Dogs can be easily poisoned by various plants, chemicals, food, etc. Some of these poisons can be commonly found around the house, in the yard, on the sidewalks, or it may even be that drink or chocolate bar you left lying on the table. Regardless of the source of the poison, there are some indicative signs of poisoning that every dog owner needs to take note of to act immediately and the right way.
Poisoning Symptoms to Remember
You may often not be present to witness your dog ingest a poisonous substance. Without a missing food item or an empty can or bottle to arouse your suspicion, you might not even notice the symptoms of your dog being poisoned until the damage is far gone.
Different toxins affect pets differently, so it would be helpful if you could easily identify the following visible symptoms and their likely implications. This list is by no means exhaustive, but it gives you a general idea of common signs to look out for and what your pet could be going through:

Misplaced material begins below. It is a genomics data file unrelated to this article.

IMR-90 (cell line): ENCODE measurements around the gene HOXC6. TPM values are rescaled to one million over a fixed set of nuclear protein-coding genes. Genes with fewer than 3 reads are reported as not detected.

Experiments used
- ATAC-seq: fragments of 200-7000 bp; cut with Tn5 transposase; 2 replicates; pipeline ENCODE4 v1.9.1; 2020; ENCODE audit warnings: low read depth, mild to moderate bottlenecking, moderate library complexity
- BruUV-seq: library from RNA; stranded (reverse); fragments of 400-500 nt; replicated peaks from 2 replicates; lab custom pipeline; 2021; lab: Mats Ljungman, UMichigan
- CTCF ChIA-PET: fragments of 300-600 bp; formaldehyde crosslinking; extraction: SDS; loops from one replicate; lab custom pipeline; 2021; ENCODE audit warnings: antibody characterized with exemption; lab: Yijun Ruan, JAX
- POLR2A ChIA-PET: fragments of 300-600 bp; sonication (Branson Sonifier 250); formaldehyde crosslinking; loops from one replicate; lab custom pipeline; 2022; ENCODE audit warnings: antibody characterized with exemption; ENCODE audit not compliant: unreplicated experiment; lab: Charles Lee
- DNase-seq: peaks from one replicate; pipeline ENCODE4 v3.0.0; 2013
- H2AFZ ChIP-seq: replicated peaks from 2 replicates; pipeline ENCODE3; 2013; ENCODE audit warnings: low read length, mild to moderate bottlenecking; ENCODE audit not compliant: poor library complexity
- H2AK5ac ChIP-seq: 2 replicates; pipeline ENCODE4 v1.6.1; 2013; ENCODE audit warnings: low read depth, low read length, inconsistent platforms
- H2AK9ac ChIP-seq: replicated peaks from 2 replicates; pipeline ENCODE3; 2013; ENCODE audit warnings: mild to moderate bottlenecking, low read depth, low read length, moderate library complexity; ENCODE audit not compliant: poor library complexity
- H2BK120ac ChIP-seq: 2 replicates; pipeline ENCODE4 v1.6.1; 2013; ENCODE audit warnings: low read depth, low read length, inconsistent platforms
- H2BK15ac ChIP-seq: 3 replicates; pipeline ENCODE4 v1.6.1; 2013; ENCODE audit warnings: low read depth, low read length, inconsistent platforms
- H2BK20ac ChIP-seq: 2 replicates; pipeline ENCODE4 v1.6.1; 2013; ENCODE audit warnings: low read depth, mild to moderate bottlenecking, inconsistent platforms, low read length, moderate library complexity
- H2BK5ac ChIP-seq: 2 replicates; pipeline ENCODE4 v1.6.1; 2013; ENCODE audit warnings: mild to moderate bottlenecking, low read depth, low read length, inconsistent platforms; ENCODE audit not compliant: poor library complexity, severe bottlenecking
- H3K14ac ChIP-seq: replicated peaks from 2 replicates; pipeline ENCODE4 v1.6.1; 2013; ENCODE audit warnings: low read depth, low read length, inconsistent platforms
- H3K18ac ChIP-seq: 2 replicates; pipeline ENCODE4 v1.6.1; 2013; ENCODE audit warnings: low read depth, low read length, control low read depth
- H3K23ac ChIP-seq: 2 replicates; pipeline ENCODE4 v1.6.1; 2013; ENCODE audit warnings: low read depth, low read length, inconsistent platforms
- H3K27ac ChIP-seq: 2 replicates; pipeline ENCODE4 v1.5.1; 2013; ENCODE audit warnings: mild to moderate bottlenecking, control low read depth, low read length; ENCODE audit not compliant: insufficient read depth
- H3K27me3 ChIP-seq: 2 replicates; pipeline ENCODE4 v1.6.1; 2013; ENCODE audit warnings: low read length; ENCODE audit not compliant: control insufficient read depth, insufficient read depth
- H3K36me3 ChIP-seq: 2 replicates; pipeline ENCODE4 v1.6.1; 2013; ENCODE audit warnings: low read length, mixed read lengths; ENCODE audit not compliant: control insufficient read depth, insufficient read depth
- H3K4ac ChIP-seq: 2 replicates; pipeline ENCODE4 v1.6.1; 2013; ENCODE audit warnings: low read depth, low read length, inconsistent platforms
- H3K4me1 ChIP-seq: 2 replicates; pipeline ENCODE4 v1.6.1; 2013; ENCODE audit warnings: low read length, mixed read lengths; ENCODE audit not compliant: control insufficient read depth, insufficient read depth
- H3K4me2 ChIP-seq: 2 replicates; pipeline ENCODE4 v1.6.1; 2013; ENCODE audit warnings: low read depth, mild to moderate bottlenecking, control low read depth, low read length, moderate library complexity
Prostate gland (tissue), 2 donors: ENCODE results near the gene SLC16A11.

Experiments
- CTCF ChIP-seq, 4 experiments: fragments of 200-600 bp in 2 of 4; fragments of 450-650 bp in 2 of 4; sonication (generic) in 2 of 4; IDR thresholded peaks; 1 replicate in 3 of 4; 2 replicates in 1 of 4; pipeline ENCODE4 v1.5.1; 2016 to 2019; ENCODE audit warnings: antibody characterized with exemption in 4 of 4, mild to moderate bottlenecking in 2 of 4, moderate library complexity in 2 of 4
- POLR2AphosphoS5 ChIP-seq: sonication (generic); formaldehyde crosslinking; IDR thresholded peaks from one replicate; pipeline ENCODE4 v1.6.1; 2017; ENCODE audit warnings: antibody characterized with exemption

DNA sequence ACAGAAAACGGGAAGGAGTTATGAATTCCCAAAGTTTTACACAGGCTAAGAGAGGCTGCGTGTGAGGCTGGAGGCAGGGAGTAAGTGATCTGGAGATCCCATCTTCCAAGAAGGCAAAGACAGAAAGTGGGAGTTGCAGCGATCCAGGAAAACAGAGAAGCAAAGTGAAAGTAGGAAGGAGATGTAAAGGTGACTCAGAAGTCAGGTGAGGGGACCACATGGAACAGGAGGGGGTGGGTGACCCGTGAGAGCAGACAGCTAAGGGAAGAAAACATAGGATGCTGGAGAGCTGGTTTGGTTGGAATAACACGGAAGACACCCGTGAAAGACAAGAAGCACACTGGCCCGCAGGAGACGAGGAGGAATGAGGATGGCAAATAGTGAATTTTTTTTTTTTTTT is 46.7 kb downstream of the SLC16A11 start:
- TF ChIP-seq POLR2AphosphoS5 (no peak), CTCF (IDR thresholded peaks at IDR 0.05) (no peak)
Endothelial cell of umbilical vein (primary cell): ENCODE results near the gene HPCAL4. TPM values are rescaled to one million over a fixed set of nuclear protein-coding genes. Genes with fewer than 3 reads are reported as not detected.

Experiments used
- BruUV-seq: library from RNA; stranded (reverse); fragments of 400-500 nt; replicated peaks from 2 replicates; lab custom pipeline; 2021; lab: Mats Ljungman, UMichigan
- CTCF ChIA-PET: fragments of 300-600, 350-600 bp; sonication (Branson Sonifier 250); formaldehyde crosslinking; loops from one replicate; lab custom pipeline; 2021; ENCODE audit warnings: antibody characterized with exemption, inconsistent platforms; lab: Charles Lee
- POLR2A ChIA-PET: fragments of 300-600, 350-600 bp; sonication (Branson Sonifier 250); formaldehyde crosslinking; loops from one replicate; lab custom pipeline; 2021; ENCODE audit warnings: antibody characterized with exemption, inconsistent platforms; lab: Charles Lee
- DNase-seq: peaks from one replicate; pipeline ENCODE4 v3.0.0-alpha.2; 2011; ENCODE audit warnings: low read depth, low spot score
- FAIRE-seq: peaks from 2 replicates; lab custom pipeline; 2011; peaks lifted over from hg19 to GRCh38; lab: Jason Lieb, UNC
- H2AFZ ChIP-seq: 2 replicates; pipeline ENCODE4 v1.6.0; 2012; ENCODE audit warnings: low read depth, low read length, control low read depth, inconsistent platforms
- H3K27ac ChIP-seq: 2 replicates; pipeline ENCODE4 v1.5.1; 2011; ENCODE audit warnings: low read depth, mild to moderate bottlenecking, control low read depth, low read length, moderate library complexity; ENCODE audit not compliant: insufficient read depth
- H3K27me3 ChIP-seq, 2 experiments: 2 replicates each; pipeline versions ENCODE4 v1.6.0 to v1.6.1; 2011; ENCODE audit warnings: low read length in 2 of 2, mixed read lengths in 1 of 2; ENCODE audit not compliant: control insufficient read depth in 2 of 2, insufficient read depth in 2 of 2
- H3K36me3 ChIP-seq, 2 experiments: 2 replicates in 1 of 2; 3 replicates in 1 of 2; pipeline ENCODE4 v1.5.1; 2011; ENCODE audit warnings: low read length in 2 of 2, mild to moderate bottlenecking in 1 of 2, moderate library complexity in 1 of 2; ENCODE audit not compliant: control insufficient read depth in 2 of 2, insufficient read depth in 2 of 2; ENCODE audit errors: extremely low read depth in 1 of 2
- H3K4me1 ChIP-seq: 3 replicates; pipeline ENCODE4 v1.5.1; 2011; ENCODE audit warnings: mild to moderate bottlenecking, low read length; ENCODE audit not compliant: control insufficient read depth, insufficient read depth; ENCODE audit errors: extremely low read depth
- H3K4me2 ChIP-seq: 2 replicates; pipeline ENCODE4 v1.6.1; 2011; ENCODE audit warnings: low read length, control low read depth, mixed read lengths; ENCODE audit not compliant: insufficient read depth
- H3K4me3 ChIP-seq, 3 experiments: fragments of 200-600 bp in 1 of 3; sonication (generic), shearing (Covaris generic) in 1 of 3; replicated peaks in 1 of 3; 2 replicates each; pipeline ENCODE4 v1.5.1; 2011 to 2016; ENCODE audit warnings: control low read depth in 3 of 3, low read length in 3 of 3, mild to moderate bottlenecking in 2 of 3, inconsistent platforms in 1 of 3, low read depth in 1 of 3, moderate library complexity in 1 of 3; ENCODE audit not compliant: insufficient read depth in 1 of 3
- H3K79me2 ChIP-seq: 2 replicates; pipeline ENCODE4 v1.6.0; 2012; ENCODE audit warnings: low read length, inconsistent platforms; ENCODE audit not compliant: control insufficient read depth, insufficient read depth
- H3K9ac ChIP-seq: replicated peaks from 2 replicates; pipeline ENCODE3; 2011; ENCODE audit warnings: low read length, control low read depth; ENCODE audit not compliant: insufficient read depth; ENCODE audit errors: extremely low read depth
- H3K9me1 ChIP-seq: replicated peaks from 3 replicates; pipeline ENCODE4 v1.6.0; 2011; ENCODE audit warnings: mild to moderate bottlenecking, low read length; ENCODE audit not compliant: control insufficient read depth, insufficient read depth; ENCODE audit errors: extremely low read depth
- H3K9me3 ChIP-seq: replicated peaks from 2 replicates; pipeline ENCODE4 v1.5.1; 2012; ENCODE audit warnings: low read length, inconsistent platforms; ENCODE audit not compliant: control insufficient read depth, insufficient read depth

1. Signs Of Gastrointestinal Disorder
- Loss of appetite
- Excessive drooling
2. Signs Of Internal Bleeding
- Lack of appetite
- Bloody vomit
- Increased heart rate
- Pale gums
- Coughing up blood
3. Signs Of Kidney Failure
- Lack of appetite
- Lack of urine or excessive urination
- Increased thirst
4. Signs Of Liver Failure
- Black tarry stools
- Low blood sugar
- Abnormal behavior
What Do You Do If Your Dog Is Poisoned?
While it is understandable that you may go into panic mode and try to use all the first aid measures that you find on the internet to revive your dog, it is advised you do not try making use of remedies like induced vomiting or administering “antidotes” without first contacting a veterinarian and Pet Poison Helpline®. Without the help of a trusted professional on the line to guide you, you may be doing more harm than good, especially if you are not certain of the nature of the toxin that may be causing the symptoms.
If you notice any symptoms that your dog has ingested poison, call Pet Poison Helpline® immediately at 855-764-7661 or take your dog to the nearest veterinarian for medical assistance.